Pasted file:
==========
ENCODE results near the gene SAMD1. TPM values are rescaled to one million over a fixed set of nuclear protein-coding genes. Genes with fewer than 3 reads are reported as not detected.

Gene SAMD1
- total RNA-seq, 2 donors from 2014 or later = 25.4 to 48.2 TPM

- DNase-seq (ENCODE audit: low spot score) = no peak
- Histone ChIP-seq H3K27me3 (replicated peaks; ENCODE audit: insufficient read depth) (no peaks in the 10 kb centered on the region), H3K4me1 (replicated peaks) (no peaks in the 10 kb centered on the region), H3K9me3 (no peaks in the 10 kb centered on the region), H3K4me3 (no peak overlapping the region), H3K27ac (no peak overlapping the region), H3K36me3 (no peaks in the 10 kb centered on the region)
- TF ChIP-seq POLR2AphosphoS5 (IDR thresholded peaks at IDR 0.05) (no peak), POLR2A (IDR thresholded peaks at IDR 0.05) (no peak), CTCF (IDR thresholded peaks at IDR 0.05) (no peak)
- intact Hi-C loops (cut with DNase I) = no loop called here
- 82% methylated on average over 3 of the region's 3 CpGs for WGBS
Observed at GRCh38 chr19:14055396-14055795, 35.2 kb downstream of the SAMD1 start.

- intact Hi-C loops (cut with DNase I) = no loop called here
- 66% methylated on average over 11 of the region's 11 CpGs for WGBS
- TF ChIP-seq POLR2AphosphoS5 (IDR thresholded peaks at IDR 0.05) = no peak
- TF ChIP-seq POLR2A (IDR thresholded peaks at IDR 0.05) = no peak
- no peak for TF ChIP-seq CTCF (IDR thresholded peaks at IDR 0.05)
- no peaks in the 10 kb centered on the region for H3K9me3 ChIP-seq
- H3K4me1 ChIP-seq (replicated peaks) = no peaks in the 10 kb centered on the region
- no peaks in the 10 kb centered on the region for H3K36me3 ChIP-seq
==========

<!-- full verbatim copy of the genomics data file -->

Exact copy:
ENCODE results near the gene SAMD1. TPM values are rescaled to one million over a fixed set of nuclear protein-coding genes. Genes with fewer than 3 reads are reported as not detected.

Gene SAMD1
- total RNA-seq, 2 donors from 2014 or later = 25.4 to 48.2 TPM

- DNase-seq (ENCODE audit: low spot score) = no peak
- Histone ChIP-seq H3K27me3 (replicated peaks; ENCODE audit: insufficient read depth) (no peaks in the 10 kb centered on the region), H3K4me1 (replicated peaks) (no peaks in the 10 kb centered on the region), H3K9me3 (no peaks in the 10 kb centered on the region), H3K4me3 (no peak overlapping the region), H3K27ac (no peak overlapping the region), H3K36me3 (no peaks in the 10 kb centered on the region)
- TF ChIP-seq POLR2AphosphoS5 (IDR thresholded peaks at IDR 0.05) (no peak), POLR2A (IDR thresholded peaks at IDR 0.05) (no peak), CTCF (IDR thresholded peaks at IDR 0.05) (no peak)
- intact Hi-C loops (cut with DNase I) = no loop called here
- 82% methylated on average over 3 of the region's 3 CpGs for WGBS
Observed at GRCh38 chr19:14055396-14055795, 35.2 kb downstream of the SAMD1 start.

- intact Hi-C loops (cut with DNase I) = no loop called here
- 66% methylated on average over 11 of the region's 11 CpGs for WGBS
- TF ChIP-seq POLR2AphosphoS5 (IDR thresholded peaks at IDR 0.05) = no peak
- TF ChIP-seq POLR2A (IDR thresholded peaks at IDR 0.05) = no peak
- no peak for TF ChIP-seq CTCF (IDR thresholded peaks at IDR 0.05)
- no peaks in the 10 kb centered on the region for H3K9me3 ChIP-seq
- H3K4me1 ChIP-seq (replicated peaks) = no peaks in the 10 kb centered on the region
- no peaks in the 10 kb centered on the region for H3K36me3 ChIP-seq